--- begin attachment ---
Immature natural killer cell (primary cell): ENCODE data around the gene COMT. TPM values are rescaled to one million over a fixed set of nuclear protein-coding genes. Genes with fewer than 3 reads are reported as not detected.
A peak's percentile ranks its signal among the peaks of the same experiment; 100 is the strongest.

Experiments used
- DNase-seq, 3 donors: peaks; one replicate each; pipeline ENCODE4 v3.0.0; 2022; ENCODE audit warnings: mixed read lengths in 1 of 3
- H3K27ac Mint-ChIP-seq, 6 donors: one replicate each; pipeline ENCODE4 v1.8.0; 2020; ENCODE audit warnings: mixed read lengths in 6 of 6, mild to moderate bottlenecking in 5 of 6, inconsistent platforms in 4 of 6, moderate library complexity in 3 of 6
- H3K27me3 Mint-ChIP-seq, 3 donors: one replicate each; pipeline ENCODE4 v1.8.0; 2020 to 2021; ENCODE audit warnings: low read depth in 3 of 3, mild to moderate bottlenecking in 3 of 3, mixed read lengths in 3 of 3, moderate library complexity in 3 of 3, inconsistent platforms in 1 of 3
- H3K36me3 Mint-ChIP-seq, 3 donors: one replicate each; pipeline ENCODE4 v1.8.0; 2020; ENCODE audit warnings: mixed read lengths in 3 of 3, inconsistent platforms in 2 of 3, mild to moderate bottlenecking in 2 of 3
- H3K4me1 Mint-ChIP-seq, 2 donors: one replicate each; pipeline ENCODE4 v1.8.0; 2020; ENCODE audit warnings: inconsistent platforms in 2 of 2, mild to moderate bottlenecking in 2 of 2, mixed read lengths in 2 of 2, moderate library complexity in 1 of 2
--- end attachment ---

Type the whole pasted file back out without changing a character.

Immature natural killer cell (primary cell): ENCODE data around the gene COMT. TPM values are rescaled to one million over a fixed set of nuclear protein-coding genes. Genes with fewer than 3 reads are reported as not detected.
A peak's percentile ranks its signal among the peaks of the same experiment; 100 is the strongest.

Experiments used
- DNase-seq, 3 donors: peaks; one replicate each; pipeline ENCODE4 v3.0.0; 2022; ENCODE audit warnings: mixed read lengths in 1 of 3
- H3K27ac Mint-ChIP-seq, 6 donors: one replicate each; pipeline ENCODE4 v1.8.0; 2020; ENCODE audit warnings: mixed read lengths in 6 of 6, mild to moderate bottlenecking in 5 of 6, inconsistent platforms in 4 of 6, moderate library complexity in 3 of 6
- H3K27me3 Mint-ChIP-seq, 3 donors: one replicate each; pipeline ENCODE4 v1.8.0; 2020 to 2021; ENCODE audit warnings: low read depth in 3 of 3, mild to moderate bottlenecking in 3 of 3, mixed read lengths in 3 of 3, moderate library complexity in 3 of 3, inconsistent platforms in 1 of 3
- H3K36me3 Mint-ChIP-seq, 3 donors: one replicate each; pipeline ENCODE4 v1.8.0; 2020; ENCODE audit warnings: mixed read lengths in 3 of 3, inconsistent platforms in 2 of 3, mild to moderate bottlenecking in 2 of 3
- H3K4me1 Mint-ChIP-seq, 2 donors: one replicate each; pipeline ENCODE4 v1.8.0; 2020; ENCODE audit warnings: inconsistent platforms in 2 of 2, mild to moderate bottlenecking in 2 of 2, mixed read lengths in 2 of 2, moderate library complexity in 1 of 2